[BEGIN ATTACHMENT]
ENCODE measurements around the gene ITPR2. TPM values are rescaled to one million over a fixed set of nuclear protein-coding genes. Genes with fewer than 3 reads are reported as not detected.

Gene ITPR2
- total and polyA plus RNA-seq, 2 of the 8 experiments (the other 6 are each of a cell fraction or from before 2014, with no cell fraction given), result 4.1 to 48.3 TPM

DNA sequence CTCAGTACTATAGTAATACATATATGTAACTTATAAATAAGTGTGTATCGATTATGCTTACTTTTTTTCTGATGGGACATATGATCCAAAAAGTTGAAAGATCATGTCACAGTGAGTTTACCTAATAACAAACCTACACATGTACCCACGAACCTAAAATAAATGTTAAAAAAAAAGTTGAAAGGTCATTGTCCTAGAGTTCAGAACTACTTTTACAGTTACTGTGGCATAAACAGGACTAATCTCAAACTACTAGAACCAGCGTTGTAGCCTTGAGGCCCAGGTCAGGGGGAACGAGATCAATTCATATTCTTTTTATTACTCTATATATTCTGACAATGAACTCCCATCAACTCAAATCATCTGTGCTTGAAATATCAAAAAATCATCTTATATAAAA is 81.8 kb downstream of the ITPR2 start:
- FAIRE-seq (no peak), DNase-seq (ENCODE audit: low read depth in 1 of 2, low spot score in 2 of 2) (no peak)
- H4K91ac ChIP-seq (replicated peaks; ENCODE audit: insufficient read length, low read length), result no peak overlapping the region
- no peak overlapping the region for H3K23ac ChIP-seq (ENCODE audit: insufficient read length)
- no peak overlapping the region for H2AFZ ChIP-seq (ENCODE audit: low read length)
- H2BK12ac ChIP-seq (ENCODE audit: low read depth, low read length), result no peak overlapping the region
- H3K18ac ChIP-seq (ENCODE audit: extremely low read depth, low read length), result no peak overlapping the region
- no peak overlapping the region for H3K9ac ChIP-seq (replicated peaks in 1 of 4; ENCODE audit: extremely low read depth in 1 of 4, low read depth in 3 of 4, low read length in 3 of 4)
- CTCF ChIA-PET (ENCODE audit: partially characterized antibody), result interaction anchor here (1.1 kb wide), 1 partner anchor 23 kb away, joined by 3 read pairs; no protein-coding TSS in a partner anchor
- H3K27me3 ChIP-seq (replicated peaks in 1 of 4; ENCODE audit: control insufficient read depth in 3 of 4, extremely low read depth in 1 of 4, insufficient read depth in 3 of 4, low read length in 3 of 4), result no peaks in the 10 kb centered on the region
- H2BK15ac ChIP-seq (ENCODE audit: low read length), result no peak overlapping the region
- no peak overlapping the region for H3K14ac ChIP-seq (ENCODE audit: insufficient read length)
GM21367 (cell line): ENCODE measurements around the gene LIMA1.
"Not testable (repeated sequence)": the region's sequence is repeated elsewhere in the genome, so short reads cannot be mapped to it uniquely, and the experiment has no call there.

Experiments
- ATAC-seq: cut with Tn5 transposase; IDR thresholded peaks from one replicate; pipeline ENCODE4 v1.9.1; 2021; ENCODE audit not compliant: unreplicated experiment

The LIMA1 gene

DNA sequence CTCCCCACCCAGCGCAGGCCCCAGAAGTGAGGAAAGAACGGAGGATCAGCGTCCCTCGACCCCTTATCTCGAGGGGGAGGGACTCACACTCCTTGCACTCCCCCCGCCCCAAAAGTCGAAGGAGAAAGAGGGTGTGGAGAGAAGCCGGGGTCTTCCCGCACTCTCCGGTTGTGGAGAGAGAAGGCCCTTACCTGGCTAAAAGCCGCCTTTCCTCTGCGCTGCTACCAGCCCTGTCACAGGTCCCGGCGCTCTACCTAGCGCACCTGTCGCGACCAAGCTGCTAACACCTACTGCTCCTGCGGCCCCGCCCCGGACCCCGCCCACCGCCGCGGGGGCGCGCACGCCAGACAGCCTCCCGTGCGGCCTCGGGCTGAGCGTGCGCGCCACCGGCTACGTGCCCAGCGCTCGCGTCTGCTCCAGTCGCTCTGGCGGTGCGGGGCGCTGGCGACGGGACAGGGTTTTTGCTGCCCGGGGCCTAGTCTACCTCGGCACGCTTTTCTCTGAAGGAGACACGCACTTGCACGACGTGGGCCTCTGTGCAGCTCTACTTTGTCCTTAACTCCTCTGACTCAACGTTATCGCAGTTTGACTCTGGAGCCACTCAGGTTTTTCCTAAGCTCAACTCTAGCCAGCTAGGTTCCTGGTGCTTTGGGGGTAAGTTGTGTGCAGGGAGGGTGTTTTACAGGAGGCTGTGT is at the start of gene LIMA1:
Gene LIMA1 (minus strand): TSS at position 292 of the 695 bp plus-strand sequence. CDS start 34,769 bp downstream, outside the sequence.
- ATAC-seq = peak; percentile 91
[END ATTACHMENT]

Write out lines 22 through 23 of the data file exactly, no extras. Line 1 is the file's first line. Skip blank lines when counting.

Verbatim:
Gene LIMA1 (minus strand): TSS at position 292 of the 695 bp plus-strand sequence. CDS start 34,769 bp downstream, outside the sequence.
- ATAC-seq = peak; percentile 91